An MG-42 medium machinegun with a fully shrouded barrel.
An L85A2 rifle with a partially-shrouded barrel
A Winchester Model 12 combat shotgun with a barrel shroud and attached bayonet.

A barrel shroud is an external covering that envelops (either partially or full-length) the barrel of a firearm, to prevent unwanted direct contact with the barrel (e.g. accidental collision with surrounding objects, or the user accidentally touching a hot barrel, which can lead to burns).[1] Moving coverings such as pistol slides, fore-end extension of the gunstock/chassis that do not fully encircle the barrel, and the receiver (or frame) of a firearm itself are generally not described as barrel shrouds, though they can functionally act as such.

In shotguns, a thin, slim partial shroud known as a rib is often mounted above barrel to shield away the mirage generated by barrel heat, which can interfere with aiming.

Full-length barrel shrouds are commonly featured on air-cooled machine guns, where frequent rapid bursts or sustained automatic fire will leave the barrel extremely hot and dangerous to the user. However, shrouds can also be utilized on semi-automatic firearms, especially the ones with light-weight barrels, as even a small number of shots can heat up a barrel enough to injure the user in certain circumstances.

Barrel shrouds are also used on pump-action shotguns. The military trench shotgun features a ventilated metal handguard with a bayonet attachment lug.[2] Ventilated handguards or heat shields (usually without bayonet lugs) are also used on police riot shotguns and shotguns marketed for civilian self-defense. The heat shield also serves as an attachment base for accessories such as sights or sling swivels.



A handguard (also known as the forend or forearm) on firearms is a barrel shroud specifically designed to allow the user to grip the front of the gun. It provides a safe heat-insulated surface for the user's hand to firmly hold onto without needing to worry about getting burned by the barrel, which may become very hot when firing. It can also serve as an attachment platform for secondary weapons (such as an underslung M203 grenade launcher or M26-MASS) as well as accessories such as bipods, tactical lights, laser sights, night-vision devices, foregrips (or handstops), slings and a variety of other attachments.

Handguards are typically available as two types. The first has a contact point at the base of the barrel and a predetermined length up the barrel. They are typically made of polymer if they are this brand but can be made of different types of alloys. If they have the two contact points they are considered to be a drop in handguard.

The other type attaches around the barrel but does not make contact with it directly. That particular type of handguard is, the majority of the time, made out of some form of aluminum or aluminum alloy. That allows for what is considered a free-floating barrel. Free floating barrels are known to have greater accuracy than their counterparts that have drop in hand guards. They also use a number of mounting systems with the main ones being M-LOK, KeyMod, and Picatinny.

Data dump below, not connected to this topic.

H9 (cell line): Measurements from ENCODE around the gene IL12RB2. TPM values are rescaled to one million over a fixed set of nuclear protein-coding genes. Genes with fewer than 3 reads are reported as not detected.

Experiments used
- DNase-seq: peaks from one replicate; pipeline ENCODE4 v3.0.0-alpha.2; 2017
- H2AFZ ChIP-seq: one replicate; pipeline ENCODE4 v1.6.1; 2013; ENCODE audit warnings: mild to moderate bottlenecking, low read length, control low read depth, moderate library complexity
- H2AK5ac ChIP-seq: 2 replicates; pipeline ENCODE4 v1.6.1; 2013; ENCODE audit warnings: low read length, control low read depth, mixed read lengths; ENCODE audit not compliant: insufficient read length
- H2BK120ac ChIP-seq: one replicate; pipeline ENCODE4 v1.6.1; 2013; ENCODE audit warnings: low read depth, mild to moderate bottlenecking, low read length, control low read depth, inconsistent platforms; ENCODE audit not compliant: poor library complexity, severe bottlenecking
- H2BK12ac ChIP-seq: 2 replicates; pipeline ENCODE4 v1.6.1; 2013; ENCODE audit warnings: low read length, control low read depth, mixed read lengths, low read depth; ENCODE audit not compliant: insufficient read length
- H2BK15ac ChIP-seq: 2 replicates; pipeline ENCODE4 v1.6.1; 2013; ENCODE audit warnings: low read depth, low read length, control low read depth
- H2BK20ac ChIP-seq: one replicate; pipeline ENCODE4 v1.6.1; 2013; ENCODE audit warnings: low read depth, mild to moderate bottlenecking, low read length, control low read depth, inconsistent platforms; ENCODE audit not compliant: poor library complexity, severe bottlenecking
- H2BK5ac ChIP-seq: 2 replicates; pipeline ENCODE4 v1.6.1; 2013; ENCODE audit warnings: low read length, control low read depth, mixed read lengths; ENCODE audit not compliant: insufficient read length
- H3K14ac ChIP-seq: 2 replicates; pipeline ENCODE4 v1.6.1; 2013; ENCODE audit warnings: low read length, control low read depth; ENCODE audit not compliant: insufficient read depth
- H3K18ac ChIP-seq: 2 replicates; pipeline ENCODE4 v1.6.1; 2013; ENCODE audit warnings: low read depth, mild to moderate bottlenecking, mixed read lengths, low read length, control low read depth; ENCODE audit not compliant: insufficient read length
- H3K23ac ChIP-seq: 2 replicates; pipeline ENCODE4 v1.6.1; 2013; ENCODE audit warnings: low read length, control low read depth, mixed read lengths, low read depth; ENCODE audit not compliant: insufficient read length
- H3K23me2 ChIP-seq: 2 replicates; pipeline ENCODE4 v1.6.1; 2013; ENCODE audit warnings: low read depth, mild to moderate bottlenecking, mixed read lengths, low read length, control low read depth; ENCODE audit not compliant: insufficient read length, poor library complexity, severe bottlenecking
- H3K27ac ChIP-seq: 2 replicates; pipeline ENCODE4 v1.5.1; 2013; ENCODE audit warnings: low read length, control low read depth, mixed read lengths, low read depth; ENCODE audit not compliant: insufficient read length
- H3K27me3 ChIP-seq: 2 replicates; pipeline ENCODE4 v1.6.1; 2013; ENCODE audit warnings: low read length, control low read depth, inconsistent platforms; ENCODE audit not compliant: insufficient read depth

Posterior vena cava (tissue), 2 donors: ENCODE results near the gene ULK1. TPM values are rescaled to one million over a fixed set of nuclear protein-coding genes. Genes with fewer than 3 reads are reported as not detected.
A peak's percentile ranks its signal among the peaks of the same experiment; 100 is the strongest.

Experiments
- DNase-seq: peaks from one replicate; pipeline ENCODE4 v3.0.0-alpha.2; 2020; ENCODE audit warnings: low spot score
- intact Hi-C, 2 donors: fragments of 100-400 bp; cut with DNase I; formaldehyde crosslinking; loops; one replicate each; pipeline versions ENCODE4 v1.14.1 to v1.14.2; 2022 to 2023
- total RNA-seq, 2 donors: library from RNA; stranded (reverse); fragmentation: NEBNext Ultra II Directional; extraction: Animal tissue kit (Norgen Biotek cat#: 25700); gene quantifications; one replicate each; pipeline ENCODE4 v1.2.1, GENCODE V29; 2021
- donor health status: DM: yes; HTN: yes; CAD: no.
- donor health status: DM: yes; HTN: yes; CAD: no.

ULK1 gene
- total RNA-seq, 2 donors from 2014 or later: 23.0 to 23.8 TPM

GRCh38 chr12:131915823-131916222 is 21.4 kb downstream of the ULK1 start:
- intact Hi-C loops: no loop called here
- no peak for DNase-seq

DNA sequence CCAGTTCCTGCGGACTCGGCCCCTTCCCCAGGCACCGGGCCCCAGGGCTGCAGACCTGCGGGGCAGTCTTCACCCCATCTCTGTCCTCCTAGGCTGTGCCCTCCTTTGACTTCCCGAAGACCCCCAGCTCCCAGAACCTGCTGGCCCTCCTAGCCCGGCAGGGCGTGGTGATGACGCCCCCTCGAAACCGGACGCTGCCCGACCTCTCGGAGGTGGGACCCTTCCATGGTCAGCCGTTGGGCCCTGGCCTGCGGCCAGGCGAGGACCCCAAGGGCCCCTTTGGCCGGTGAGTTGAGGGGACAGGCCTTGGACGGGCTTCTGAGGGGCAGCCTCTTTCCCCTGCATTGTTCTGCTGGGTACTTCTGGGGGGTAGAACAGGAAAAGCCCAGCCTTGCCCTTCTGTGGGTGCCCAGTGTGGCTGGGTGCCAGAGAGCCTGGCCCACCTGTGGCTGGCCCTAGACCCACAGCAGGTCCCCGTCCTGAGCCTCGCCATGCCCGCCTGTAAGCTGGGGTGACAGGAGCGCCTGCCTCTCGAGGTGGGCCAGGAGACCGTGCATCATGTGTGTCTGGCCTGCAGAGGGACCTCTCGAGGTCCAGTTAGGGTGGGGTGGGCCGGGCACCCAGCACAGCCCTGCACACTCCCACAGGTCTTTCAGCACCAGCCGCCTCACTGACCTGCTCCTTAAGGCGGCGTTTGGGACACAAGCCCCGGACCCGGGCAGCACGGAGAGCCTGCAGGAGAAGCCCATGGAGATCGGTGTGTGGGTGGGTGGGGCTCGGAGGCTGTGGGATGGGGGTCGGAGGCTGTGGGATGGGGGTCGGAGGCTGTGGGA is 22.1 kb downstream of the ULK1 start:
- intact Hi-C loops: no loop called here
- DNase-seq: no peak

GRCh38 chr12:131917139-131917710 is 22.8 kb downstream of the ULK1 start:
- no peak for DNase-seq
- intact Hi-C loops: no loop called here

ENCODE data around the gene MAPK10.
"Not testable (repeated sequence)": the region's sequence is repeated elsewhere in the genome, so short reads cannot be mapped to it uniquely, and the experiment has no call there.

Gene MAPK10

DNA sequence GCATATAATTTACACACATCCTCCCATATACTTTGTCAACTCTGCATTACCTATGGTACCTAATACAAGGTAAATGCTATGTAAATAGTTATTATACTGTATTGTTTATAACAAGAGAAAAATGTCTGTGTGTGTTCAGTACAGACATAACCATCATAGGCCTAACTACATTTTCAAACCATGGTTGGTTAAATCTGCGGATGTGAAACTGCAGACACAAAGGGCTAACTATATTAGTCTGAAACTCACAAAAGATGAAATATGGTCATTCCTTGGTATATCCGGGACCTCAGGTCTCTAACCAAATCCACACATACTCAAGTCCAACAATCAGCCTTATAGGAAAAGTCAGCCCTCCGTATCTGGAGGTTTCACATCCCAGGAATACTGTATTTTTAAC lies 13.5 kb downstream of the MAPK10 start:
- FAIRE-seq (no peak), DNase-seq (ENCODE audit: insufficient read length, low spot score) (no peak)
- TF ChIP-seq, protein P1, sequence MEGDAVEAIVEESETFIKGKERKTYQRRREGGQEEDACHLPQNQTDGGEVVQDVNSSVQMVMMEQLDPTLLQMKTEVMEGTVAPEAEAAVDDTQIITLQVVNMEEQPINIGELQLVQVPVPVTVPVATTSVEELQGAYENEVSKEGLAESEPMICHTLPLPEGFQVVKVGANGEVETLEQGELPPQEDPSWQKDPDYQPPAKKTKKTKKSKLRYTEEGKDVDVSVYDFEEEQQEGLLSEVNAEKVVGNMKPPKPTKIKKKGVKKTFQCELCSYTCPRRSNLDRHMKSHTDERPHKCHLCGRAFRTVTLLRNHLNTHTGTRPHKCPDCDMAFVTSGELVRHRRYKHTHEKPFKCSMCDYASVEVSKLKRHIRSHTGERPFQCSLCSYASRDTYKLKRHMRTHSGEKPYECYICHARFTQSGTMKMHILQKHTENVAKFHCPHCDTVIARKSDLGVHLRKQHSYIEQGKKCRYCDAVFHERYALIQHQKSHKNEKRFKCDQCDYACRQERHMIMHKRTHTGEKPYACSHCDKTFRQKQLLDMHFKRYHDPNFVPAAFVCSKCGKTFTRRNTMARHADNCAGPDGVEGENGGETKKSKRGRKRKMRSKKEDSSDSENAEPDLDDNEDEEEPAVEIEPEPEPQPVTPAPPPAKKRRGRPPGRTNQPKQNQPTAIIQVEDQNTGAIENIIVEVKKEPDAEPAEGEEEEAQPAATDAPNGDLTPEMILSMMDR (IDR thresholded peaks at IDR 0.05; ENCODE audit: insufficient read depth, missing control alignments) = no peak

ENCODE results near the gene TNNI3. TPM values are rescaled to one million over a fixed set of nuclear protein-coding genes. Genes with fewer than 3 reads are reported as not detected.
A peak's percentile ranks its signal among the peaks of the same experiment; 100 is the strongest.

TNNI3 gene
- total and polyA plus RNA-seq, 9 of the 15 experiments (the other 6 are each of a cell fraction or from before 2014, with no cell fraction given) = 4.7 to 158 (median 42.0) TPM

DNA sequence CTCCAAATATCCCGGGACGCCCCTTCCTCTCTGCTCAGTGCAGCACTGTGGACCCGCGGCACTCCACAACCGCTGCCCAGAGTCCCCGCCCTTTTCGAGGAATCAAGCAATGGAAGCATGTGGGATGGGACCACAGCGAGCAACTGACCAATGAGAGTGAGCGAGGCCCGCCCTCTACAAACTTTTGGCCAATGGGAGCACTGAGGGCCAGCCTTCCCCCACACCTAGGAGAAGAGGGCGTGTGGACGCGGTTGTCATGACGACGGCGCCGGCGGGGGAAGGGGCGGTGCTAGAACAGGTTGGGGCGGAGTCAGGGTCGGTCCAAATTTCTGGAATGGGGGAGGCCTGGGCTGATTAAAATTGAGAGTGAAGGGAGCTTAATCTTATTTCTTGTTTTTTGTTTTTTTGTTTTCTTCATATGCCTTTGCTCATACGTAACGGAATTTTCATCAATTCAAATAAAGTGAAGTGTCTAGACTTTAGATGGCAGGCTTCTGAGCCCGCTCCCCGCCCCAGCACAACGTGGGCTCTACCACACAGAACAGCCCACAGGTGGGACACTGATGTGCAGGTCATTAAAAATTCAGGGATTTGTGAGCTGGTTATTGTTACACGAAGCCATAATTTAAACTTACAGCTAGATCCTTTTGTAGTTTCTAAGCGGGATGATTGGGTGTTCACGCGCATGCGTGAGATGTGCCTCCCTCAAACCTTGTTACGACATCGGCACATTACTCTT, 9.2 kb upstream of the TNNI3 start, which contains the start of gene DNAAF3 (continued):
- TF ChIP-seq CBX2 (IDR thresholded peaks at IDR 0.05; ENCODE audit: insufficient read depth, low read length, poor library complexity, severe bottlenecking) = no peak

When talking about melee weapons, a "handguard" refers to the crossguard (also known as the quillons or crosstree), the enlarged front part of a sword, saber or knife/dagger's hilt, which protects the wielder's hands from an opponent's blade sliding towards the hilt, or prevents the wielder's own hand and fingers from accidentally slipping onto the blade when stabbing.

Free-floating Handguard

AR-15 featuring a HWK M-LOK Free Float Handguard by STNGR USA

Free-floating handguards, also referred to as "floating" handguards, have seen a rise in popularity in the recent years. They work by only attaching to the firearm at one point (on the barrel nut by the upper receiver) while the remainder of the handguard does not make contact with the barrel. This gives the impression that the handguard is "floating" around the barrel, hence the name.[3]

Free-floating handguards have been known to increase accuracy between 0.5 and 0.75 MOA (0.15-0.2 mrad) compared to their drop-in counterparts. The reason for this increase in accuracy is due to the avoidance of an issue known as barrel warping.

Barrel warping occurs when the handguard makes contact with the barrel which then slightly alters the barrel's angle reducing accuracy. An instance where this would occur would be when a rifle is propped up against a surface during or when a bipod is used. Force exerted onto the handguard pushes back up against the barrel which in turn changes the barrel's angle reducing accuracy. The angle may seem insignificant, however, even a slight deviation can be magnified causing the shot to be widely off down range.

Free float handguards do not suffer from barrel warping due to the fact that the handguard floats around but does not make contact with the barrel. Force exerted onto the handguard is not pushed back onto the barrel which allows for an increase in accuracy.

See also


  1. ^ "".
  2. ^ Bruce N. Canfield, A Collector's Guide to United States Combat Shotguns, Andrew Mowbray, 1992, ISBN 0-917218-53-1.
  3. ^ "What is a free float handguard?".